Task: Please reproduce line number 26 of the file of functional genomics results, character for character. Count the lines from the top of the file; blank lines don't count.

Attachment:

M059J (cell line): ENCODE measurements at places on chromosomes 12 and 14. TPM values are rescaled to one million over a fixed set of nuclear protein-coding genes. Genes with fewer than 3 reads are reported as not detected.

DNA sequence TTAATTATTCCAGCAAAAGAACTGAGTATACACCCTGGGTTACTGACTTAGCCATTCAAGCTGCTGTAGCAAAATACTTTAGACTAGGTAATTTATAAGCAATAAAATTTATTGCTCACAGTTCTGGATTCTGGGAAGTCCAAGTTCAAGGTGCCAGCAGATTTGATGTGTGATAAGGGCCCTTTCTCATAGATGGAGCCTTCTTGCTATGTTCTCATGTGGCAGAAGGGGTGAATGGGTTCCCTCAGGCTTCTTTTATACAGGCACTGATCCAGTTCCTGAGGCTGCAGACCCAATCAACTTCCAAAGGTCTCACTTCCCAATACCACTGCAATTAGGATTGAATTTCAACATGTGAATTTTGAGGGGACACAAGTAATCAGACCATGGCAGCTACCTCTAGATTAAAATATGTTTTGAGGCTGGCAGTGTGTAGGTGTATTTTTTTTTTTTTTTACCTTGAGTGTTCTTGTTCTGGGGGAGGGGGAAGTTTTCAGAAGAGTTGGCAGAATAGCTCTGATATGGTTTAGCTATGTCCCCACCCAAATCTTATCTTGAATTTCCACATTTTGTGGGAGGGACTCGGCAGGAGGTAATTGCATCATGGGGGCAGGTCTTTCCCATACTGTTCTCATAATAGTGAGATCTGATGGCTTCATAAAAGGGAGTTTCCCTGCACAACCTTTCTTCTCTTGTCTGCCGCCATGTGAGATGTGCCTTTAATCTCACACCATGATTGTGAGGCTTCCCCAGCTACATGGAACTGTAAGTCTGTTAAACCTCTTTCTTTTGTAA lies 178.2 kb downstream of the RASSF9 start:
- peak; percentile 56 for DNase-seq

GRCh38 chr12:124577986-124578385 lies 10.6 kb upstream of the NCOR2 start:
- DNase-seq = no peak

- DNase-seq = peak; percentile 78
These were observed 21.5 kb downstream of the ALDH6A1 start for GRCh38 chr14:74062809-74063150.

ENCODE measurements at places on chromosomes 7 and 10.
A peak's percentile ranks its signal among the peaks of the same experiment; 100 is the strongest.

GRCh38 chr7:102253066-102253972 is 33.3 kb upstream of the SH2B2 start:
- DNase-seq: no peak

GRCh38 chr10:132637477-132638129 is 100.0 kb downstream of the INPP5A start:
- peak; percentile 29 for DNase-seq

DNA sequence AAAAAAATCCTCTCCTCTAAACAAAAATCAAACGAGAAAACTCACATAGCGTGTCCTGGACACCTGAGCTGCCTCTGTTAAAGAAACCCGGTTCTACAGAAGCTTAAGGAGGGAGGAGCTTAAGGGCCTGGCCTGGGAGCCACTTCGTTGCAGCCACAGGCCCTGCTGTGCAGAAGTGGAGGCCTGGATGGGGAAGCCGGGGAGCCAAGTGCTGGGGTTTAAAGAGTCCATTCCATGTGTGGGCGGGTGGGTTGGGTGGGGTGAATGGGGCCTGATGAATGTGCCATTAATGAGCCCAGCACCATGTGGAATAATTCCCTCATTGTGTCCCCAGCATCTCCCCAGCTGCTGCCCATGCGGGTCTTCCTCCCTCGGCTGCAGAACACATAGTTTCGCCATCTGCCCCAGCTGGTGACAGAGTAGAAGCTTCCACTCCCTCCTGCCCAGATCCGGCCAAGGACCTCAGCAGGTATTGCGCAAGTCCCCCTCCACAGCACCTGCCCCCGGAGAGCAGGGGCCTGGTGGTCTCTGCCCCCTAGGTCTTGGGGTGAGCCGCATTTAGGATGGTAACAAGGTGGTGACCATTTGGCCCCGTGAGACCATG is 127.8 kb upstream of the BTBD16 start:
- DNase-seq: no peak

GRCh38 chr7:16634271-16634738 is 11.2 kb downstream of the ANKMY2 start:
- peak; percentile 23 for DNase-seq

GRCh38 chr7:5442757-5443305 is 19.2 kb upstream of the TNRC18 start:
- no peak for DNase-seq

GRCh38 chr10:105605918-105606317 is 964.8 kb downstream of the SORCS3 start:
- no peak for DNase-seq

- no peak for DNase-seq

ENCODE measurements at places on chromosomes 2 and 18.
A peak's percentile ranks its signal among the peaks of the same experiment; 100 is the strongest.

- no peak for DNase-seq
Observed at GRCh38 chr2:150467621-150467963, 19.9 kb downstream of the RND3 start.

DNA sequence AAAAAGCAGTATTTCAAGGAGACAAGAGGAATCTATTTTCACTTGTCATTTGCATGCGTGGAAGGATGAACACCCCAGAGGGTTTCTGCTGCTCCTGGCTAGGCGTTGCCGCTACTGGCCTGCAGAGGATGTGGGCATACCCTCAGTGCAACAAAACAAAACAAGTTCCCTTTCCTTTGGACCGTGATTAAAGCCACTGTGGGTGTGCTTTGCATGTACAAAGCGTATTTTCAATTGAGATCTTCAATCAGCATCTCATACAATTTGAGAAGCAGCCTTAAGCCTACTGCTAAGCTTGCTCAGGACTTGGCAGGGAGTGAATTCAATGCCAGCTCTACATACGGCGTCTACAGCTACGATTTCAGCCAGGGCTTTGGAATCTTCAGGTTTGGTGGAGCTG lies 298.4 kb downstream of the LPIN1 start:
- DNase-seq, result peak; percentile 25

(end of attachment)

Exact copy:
Observed at GRCh38 chr2:150467621-150467963, 19.9 kb downstream of the RND3 start.